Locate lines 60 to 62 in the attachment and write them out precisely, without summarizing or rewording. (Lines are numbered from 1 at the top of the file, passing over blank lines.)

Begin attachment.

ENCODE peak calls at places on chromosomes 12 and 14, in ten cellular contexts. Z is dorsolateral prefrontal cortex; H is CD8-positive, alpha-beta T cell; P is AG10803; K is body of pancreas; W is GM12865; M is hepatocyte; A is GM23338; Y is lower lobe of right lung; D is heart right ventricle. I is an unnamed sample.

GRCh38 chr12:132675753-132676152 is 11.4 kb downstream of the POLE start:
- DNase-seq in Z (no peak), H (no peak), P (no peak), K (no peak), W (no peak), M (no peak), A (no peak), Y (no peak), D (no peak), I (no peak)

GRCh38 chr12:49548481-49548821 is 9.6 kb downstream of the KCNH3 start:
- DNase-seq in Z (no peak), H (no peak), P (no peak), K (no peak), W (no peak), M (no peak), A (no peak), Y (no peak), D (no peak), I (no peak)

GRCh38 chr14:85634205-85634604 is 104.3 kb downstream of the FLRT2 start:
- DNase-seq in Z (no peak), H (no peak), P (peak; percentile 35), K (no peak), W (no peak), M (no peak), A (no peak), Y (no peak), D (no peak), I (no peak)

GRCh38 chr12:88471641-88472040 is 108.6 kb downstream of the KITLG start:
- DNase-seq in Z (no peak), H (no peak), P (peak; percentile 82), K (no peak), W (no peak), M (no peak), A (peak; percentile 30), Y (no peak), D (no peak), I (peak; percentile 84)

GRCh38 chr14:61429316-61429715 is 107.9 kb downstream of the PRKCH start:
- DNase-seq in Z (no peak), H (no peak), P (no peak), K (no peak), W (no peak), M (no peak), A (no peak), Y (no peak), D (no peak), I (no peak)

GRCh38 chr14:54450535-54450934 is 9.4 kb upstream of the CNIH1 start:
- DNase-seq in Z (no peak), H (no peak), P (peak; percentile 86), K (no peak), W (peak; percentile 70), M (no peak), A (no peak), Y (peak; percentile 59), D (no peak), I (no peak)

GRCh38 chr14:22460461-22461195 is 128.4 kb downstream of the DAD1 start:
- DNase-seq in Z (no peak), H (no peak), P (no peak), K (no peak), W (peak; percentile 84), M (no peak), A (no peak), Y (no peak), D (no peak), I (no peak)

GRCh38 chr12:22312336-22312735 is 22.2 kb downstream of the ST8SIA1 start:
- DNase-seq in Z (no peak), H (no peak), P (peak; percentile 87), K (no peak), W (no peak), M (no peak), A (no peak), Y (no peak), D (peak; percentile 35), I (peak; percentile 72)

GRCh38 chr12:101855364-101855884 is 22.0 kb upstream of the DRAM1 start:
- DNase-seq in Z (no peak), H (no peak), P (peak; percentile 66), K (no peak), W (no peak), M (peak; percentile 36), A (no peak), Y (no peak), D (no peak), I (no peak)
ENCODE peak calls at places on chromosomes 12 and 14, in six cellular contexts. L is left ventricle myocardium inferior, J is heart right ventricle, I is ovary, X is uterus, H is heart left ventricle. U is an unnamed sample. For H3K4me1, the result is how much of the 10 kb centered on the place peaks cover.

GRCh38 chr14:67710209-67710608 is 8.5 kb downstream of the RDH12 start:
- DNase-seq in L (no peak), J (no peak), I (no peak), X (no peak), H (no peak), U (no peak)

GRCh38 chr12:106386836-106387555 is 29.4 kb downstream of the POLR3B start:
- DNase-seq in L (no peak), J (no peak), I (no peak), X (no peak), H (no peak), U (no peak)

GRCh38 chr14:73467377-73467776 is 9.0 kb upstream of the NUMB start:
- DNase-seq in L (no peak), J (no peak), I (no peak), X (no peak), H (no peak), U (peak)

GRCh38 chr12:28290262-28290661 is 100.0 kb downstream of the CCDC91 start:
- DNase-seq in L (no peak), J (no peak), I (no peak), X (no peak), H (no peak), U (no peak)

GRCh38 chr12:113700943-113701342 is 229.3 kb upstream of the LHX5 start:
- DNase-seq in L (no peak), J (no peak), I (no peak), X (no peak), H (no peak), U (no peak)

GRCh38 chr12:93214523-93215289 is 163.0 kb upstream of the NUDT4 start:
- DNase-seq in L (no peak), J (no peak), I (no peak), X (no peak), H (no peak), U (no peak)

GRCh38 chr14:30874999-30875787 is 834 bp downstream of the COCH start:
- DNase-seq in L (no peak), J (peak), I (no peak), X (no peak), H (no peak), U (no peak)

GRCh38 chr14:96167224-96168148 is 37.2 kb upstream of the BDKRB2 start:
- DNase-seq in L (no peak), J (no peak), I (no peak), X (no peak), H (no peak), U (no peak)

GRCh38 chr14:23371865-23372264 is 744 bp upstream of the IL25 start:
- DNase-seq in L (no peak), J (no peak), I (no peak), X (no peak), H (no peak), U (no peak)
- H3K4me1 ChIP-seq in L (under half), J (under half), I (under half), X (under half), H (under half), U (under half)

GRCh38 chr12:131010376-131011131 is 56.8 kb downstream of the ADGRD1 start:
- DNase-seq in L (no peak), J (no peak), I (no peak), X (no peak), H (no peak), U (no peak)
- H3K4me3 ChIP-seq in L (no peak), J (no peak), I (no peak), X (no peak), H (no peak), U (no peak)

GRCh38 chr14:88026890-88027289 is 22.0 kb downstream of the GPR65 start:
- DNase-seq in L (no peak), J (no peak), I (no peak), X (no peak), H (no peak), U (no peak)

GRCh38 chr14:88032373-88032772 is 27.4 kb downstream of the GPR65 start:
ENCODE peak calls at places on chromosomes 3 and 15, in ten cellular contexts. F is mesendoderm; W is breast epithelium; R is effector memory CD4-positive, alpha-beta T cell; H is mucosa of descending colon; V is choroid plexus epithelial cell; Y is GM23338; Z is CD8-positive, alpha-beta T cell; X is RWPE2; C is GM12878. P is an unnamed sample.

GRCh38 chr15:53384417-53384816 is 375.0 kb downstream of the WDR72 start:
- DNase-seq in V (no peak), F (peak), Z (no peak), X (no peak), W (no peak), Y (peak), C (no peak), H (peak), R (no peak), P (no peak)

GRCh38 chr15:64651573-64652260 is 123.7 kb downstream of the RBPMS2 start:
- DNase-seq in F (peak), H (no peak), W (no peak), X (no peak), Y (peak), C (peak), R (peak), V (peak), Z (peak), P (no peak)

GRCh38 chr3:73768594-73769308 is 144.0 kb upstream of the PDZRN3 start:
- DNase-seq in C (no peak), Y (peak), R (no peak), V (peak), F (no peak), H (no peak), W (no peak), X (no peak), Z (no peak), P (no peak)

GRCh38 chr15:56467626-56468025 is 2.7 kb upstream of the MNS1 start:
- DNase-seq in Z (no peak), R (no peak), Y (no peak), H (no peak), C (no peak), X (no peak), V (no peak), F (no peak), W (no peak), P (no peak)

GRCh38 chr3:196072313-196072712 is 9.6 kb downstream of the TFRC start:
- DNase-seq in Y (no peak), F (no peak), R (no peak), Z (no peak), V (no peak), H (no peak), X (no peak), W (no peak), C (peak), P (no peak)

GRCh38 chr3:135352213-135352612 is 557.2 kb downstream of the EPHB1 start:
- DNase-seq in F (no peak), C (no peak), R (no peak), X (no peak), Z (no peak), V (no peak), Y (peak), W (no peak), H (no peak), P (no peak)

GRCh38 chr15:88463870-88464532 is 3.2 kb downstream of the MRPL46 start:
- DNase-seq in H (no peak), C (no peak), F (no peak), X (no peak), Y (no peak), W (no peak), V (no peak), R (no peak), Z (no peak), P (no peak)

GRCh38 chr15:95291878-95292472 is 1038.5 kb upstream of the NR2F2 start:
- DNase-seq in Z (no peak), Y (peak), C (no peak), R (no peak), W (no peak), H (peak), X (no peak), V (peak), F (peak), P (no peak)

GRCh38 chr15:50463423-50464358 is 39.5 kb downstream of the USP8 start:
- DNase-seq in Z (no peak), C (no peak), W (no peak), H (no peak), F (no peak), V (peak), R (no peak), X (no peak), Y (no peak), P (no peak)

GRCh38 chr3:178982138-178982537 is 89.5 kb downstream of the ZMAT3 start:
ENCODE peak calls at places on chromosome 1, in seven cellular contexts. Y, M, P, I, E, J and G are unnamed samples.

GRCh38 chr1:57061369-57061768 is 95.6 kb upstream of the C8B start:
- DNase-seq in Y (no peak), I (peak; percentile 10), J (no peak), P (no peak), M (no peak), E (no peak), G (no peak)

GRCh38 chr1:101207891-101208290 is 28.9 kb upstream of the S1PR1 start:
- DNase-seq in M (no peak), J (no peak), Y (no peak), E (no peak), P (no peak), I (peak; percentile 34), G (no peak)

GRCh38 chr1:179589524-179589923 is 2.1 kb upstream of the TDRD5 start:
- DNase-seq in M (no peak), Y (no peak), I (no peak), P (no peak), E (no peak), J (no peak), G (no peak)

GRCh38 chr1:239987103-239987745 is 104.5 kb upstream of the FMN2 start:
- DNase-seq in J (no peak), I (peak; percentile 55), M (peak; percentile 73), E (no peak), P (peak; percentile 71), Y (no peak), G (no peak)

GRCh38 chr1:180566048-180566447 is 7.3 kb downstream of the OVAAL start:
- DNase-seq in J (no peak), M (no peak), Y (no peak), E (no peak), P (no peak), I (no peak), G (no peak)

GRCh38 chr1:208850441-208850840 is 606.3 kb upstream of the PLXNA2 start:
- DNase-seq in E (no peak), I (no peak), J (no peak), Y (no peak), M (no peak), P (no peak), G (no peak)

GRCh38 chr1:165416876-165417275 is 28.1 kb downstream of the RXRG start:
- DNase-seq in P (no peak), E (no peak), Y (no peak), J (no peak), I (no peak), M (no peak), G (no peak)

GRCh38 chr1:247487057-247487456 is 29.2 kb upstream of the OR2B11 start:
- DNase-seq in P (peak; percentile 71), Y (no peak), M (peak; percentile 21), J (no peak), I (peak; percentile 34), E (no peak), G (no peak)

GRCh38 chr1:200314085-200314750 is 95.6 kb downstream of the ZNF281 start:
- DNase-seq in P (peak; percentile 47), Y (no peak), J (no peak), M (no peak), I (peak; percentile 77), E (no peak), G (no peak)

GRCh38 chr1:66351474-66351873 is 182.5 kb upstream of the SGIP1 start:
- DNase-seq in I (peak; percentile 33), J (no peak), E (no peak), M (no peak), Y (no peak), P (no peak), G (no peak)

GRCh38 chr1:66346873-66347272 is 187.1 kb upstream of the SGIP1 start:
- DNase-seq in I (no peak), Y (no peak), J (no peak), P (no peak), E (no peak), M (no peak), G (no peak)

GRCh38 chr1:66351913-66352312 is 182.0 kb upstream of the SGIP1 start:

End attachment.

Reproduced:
- DNase-seq in H (no peak), C (no peak), F (no peak), X (no peak), Y (no peak), W (no peak), V (no peak), R (no peak), Z (no peak), P (no peak)

GRCh38 chr15:95291878-95292472 is 1038.5 kb upstream of the NR2F2 start:
- DNase-seq in Z (no peak), Y (peak), C (no peak), R (no peak), W (no peak), H (peak), X (no peak), V (peak), F (peak), P (no peak)